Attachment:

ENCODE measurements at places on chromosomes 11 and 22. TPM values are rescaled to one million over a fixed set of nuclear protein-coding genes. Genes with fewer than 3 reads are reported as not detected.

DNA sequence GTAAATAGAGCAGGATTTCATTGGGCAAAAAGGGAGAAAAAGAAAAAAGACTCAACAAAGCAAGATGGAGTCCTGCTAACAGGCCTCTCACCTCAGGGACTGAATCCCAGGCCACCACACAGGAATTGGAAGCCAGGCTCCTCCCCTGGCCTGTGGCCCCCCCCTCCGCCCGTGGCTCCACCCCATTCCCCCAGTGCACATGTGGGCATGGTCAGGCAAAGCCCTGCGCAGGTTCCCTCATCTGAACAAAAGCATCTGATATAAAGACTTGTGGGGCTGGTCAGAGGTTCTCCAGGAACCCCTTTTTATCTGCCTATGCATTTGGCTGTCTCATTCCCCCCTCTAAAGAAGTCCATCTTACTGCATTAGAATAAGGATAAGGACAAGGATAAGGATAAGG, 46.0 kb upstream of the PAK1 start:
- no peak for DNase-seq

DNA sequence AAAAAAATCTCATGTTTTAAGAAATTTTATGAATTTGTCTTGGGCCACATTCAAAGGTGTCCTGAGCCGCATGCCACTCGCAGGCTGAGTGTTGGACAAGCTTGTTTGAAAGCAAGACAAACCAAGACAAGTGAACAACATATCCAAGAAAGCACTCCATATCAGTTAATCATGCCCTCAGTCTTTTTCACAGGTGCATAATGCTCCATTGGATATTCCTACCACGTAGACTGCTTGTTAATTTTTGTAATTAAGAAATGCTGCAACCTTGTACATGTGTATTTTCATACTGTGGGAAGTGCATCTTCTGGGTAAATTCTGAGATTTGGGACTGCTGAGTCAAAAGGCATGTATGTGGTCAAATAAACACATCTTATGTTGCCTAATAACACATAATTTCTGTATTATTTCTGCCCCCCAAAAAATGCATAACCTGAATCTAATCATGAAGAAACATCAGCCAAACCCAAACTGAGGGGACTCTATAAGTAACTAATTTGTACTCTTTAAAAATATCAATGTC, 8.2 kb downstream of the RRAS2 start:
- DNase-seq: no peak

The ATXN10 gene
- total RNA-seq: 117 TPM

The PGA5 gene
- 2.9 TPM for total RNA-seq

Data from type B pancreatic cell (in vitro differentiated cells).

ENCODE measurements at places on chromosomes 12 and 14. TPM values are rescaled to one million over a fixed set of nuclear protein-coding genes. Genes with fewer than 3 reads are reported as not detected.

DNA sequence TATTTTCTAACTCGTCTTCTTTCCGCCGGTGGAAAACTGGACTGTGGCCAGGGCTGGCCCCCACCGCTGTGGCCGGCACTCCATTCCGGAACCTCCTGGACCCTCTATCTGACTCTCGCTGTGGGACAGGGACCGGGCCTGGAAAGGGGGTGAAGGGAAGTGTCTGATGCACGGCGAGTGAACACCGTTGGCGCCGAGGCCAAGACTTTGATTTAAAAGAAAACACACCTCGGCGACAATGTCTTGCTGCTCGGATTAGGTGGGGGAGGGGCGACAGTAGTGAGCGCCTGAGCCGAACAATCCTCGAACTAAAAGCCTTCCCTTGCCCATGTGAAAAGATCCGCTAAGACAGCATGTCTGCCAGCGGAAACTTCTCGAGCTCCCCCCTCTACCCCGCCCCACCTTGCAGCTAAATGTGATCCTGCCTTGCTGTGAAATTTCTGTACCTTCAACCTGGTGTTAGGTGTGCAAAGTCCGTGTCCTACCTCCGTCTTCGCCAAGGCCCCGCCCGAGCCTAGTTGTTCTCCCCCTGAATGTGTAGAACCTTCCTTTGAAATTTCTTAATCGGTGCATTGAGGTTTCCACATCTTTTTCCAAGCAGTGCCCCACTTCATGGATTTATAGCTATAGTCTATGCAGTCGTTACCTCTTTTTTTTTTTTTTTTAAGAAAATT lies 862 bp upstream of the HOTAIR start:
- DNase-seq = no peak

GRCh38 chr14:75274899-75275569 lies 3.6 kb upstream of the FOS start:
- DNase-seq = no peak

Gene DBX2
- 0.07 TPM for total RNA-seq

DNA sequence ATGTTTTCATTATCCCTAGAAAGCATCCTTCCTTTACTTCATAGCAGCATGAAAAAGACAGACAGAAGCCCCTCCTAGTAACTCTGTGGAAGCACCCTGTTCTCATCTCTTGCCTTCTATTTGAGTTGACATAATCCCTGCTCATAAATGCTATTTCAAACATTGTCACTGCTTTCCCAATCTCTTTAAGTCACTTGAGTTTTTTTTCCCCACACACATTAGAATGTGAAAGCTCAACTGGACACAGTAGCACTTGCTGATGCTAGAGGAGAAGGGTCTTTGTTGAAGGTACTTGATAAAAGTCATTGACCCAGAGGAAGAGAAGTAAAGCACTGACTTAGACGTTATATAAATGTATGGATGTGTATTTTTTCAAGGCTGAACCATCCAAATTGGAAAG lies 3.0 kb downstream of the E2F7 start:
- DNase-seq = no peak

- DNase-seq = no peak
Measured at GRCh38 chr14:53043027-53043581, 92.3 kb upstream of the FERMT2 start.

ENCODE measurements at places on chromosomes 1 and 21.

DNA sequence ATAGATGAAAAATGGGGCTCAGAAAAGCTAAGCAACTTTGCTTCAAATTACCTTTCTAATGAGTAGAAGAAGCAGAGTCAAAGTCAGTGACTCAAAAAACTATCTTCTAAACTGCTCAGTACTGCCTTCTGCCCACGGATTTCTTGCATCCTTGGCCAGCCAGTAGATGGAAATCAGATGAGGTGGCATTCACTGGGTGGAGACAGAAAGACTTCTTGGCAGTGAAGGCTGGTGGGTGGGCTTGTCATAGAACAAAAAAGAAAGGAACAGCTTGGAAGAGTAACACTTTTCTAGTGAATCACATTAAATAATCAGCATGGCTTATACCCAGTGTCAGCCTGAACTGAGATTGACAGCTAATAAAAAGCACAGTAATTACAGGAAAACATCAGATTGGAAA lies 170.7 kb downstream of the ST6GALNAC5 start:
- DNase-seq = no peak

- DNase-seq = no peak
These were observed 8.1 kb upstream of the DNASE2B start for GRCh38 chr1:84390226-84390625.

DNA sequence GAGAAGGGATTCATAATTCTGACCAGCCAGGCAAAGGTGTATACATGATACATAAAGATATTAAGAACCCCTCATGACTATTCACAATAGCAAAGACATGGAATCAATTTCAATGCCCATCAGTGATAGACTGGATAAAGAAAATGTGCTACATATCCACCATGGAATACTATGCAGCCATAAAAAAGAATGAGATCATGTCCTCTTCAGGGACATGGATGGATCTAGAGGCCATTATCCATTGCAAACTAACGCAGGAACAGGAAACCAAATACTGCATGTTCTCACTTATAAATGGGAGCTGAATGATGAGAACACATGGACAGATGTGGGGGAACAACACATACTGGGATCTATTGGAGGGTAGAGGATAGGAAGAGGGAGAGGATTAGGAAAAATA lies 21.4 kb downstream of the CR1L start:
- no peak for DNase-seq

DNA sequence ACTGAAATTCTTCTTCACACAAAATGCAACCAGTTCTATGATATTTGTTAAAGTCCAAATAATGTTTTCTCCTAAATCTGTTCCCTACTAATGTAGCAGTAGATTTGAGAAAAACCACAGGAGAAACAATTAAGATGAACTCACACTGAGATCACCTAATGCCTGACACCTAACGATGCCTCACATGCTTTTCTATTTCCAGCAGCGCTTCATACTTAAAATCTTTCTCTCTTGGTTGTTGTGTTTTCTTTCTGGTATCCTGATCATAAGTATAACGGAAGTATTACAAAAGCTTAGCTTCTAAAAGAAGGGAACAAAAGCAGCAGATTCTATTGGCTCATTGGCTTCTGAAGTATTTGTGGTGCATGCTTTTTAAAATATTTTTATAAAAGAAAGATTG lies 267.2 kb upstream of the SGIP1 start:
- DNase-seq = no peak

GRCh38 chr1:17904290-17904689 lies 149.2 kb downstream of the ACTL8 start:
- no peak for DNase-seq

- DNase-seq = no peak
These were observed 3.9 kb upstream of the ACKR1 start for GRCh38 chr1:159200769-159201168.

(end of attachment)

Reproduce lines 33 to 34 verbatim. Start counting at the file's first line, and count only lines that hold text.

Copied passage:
- DNase-seq = no peak
These were observed 3.9 kb upstream of the ACKR1 start for GRCh38 chr1:159200769-159201168.